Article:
Sometimes a smooth-tongued temptation assails us, and when we are wavering, a sight of Him who conquered the great adversary breaks upon us, and we get the grace to drive the tempter from us. Sometimes we are inclined to shirk a disagreeable duty or hard task that goes against the grain. How promptly our Master's voice is heard, "Whoever will not take up his cross, and come after me, is not worthy of me!" At another time our spirits are sinking down, under discouragement or disappointment. Just then the loving countenance draws up very close and we catch the cheering words, "Let not your heart be troubled; I am with you; my grace is sufficient for you." When we are tempted to bolt out a hot resentful word, or to practice some shabby deceit, the sorrowful countenance whispers in our ears, "Wound me not in the house of my friends." And when we have come back ashamed and crestfallen from some cowardly desertion of the right, or some compromise with conscience, oh, how that eye which fell upon skulking Peter seems to say to us, "Will you also go away? Could you not watch with me one hour?"
Evermore is that divine Master and Monitor not far from every one of us, watching every step, rebuking every lapse, chiding every delay, and arousing us to every fresh call to duty, or to grapple with the many-headed devil of selfishness.
Prayer has a new stimulus and encouragement, if we realize that Jesus is close by us. He is within call. The telephone is one of the marvels of modern invention, bringing a whole community within speaking distance of each other. Yet it has its defects and limitations; it may be out of order, or be in use by some long-winded customer, or the ear may be lacking at the other end of the wire. But the telephone of faith always reaches the open ear of our beloved Lord; yes, a million voices may all be addressing him at once without delay and without confusion. He is near unto all who call upon him. The very phraseology of his promise recalls the familiar process of telephoning: "You shall call—and the Lord will answer; you shall cry—and he shall say, Here I am." In every phase of prayer, whether confession of sin, or offering thanks, or supplicating help—this blessed near-at-handness of Jesus, is a precious encouragement.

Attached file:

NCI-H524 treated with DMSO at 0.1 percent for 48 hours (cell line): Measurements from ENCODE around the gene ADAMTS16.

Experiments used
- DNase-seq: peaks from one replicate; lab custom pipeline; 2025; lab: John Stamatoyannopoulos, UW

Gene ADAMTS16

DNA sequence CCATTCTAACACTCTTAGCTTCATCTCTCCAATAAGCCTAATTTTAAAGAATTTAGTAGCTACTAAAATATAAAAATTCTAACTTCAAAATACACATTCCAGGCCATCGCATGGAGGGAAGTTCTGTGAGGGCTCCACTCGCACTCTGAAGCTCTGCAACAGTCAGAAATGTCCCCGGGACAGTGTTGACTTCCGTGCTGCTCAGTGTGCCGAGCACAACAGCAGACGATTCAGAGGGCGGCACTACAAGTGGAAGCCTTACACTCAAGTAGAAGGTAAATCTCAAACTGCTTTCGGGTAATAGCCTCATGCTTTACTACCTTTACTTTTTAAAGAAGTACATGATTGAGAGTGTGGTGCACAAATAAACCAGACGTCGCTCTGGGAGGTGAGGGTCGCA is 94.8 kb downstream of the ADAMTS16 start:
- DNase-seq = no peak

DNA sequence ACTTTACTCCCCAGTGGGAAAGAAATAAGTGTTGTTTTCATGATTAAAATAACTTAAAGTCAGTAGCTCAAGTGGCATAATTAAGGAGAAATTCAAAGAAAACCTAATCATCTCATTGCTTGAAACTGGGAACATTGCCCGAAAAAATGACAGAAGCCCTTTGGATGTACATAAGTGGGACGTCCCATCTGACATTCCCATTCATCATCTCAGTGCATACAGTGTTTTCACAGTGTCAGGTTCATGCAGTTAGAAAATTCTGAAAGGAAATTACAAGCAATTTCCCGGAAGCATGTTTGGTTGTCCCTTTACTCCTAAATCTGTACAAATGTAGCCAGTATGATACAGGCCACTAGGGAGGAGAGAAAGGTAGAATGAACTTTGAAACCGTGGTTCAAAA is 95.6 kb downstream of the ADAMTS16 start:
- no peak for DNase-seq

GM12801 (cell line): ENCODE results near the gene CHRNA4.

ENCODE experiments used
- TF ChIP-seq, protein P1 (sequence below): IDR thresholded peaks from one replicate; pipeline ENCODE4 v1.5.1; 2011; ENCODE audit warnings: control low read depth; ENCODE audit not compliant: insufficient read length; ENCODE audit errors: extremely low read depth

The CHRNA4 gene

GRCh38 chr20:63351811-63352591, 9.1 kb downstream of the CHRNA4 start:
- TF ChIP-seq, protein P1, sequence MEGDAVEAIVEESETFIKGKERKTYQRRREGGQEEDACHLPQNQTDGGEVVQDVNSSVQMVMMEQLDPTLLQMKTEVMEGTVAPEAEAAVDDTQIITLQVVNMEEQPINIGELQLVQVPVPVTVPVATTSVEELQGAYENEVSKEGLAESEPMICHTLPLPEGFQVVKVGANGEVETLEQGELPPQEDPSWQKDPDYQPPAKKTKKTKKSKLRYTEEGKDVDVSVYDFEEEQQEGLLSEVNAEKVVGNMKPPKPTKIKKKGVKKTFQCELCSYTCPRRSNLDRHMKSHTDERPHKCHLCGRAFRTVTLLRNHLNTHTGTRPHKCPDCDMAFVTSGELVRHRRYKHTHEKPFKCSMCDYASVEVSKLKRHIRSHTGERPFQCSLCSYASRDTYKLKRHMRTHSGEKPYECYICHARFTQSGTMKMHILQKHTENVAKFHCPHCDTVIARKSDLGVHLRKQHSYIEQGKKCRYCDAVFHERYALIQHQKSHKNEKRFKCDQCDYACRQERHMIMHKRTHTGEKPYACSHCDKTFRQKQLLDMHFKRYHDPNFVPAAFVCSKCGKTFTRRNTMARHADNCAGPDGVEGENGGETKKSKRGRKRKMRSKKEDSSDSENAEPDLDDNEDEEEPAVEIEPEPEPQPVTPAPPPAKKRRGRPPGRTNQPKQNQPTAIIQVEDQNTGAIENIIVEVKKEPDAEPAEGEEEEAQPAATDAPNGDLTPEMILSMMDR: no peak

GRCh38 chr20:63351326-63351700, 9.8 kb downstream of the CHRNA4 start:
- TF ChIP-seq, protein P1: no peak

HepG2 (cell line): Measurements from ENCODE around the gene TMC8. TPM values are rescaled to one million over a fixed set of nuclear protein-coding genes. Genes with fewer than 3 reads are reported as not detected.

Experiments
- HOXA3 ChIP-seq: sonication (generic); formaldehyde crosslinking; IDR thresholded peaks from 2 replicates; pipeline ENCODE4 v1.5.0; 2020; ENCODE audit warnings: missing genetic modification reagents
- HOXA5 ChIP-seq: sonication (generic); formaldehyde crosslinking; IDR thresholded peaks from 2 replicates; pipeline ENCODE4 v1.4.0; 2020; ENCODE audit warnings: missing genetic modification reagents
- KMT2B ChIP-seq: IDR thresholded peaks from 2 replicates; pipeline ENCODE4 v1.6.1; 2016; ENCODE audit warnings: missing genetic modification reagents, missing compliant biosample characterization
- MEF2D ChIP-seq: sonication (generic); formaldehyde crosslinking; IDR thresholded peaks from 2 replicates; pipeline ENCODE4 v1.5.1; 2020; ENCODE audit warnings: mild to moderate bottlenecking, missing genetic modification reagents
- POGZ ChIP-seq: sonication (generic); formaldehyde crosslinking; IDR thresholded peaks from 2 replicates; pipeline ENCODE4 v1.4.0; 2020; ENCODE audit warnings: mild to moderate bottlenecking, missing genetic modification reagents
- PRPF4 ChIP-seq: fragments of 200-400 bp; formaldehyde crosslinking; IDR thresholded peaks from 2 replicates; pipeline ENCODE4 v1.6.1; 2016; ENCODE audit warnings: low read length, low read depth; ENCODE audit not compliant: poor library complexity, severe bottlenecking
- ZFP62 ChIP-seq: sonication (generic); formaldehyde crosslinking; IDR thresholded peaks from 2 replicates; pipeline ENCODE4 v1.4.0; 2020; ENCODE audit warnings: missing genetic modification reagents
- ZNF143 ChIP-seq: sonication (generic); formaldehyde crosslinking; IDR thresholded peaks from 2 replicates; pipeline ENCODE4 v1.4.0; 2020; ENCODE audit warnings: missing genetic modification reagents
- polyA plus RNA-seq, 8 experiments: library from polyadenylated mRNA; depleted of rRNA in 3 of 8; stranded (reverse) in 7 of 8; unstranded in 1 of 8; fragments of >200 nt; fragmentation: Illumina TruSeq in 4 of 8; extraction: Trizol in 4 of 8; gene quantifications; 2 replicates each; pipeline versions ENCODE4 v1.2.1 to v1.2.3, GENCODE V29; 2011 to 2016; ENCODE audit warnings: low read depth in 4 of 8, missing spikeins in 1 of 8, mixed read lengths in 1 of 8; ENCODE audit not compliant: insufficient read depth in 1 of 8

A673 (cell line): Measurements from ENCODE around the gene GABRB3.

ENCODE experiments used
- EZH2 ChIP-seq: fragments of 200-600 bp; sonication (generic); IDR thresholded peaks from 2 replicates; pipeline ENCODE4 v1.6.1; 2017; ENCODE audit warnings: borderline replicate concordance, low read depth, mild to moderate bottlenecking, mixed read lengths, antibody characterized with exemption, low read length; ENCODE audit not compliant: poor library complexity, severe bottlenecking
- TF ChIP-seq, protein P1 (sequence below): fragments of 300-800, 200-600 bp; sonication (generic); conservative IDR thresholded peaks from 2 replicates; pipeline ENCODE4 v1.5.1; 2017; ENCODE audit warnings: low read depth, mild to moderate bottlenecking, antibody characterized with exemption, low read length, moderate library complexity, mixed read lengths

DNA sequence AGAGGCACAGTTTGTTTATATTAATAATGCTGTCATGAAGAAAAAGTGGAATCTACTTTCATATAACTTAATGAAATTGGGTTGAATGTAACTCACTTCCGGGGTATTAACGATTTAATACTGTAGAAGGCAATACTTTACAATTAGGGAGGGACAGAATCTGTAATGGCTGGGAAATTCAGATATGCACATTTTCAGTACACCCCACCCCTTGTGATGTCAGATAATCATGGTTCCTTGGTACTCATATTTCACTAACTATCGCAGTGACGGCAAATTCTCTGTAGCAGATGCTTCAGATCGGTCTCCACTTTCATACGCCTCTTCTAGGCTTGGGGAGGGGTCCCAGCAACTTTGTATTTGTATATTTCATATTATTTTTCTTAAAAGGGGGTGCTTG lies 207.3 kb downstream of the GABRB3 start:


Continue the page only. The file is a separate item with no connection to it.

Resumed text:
His seeming delays are not denials of us; he may be only testing our faith or our sincerity. Do not let us think of prayer as the coaxing or the conquering of a reluctant friend—but rather as the confident appeal to One who is always wise, and always willing to give us what is best for us. Not only is our loving Master within call; he is ever within our reach. A very present help is he in time of trouble. Peter sinking in the waves cries out, "Lord, save me!" and immediately the almighty arm grasps his. While all others on board the tempest-tossed ship were smitten with panic, Paul has One by his side who says to him, "Fear not, Paul; you must be brought before Caesar." And soon afterward, when the weather-beaten old hero faces the savage Nero with cheek unblanched, it is because the Lord Jesus stood with him and strengthened him.
One of the chief purposes of trial and affliction, is to make us send for our Savior. If the famine had not reached to the land of Canaan, the sons of Jacob never would have found their brother Joseph. If there is no famine in our souls—we do not hunger for Christ; blessed be the sharp trial which impels us to throw out a grasping hand on our Elder Brother! A peculiar trial sometimes besets us. We are perplexed with the mysteries of providence and have an intense craving for some explanation. We long for complete knowledge—on the spot. The divine dealings with us are dark and incomprehensible. At such times if we will but listen—we will hear a Voice saying to us, "I am with you; what I am doing you do not understand now—but you shall know hereafter."
How encouraging is the thought to every awakened sinner—that he need not go off searching after a Savior and feeling after him in the dark! Jesus is already at your heart's door, my friend. He is knocking for admission. Let him in! He will come to stay. Some of us have known lately how close the loving Jesus is in a dying chamber.
In one house the little song-bird of the family was gasping for life, and Christ just opened the cage and let the darling soar up to the sunny climates. A beloved daughter lay dying; but the Master gently said, "She is not dying, she only sleeps; so give I my beloved sleep." Our gray-haired father or mother is entering the valley of the death-shade; and the calm testimony of their trust is, "I fear no evil, for you are with me; your rod and your staff—they comfort me."